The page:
big dave posted and was attacked why what was the reasoning behind it - do you know your reasoning do you understand how your mind works

if you think what he has said was incorrect it would be adult to present us with new information that can help us and big dave re-assess what was written - it is childish to stick your tongue out and run away - it would be adult to ask questions that force big dave to justify his ideas - and force the rest of us to think deeper into the idea - it is childish to put your hands over your ears and say im not listning

now if you were my children i would ask you to leave the room and allow the adults to continue there discussion - but since this is an internet forum all i will say is if your not interested in the subject matter stay off the thread.

caretaker
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Sep 1 2004 19:03

now ive got that off my chest - lets get on with the discusion

bigdave wrote:
Part of the problem as I see it is that people look for a higher authority to follow, the individual looks outward and upward for a belief system, good or bad. This tendency is ruthlessly used by those who exploit us. Until we find a way of arganising from below rather than above, then not much progress will be made against the exploiters.

I really think its beyond time that we started to analyse why the people of the western "democracies" allow this exploitation to go on. There are also those who are so scared by the propaganda of the rich that they think there's no alternative. Again, there are others but I hope you get the point - our inaction allows this system to continue. Imagining future wonderful systems is useless unless you work out how to go from here to there.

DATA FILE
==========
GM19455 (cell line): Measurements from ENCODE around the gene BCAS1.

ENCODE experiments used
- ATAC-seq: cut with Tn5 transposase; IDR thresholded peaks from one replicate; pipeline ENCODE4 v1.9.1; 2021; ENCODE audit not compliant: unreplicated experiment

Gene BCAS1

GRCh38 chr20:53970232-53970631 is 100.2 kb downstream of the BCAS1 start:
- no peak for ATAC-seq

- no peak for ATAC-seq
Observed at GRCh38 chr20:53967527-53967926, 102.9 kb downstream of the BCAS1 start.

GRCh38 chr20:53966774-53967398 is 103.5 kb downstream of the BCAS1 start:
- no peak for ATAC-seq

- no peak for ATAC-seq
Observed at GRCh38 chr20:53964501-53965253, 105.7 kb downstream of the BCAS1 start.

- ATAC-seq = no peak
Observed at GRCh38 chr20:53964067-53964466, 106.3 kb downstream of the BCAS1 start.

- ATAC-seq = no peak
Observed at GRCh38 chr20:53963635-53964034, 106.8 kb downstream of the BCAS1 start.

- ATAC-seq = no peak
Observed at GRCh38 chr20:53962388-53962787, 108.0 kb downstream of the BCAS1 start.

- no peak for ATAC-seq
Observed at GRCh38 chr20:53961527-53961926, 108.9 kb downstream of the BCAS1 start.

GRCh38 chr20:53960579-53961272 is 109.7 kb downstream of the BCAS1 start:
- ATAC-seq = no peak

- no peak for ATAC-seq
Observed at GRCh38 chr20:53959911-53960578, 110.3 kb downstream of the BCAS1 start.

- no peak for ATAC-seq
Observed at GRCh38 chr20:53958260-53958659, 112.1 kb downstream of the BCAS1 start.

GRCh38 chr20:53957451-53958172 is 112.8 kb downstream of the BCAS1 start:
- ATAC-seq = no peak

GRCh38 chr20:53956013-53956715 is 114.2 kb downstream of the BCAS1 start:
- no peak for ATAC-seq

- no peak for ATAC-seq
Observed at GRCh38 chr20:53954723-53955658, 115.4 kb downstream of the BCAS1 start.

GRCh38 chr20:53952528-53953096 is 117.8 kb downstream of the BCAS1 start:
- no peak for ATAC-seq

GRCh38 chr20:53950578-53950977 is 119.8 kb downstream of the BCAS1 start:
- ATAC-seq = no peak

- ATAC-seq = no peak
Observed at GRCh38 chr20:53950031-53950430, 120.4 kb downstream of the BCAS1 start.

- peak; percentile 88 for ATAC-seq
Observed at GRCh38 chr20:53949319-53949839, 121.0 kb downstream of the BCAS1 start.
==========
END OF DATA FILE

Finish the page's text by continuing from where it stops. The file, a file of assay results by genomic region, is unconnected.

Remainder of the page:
All these people can cast off the chains they have chosen to wear.

looking outward and upwards for a belief system - needs further exploration - all we know about the world comes from outwith ourselves - it is not the search for knowledge and understanding that is wrong - the mistake comes in fettering that knowledge into a belief system - the mind held in a belief system is like a bonsia tree stunted and distorted - and although the tree can be considered beautiful - it is not the majestic tree it could have been.

the bonsie tree that is untied is weak and scarred and struggles until it has had time to re-adapt to stand alone - perhaps for a while it even needs a crutch to lean on. what we are dealing with in society is stunted bonsai trees minds - it will be different than starting with a new tree before the manipulation has taken place. i think the second part the quote above deals with it best we are scared that there is no alternative so we cling to alternatives like anarchy to comfort us. but i think the fear is deeper - to do what you say and let go means relying on our own limbs stunted and distorted - and we fear that WE cannot stand without our supports. we need to take our own individual responsibility for who we are and how we make the world better. we need to believe that we can interprete the world and guide our own actions - without the aid of anything but our own humanity

what if i am wrong - what if i fail - what if im not liked for my stance -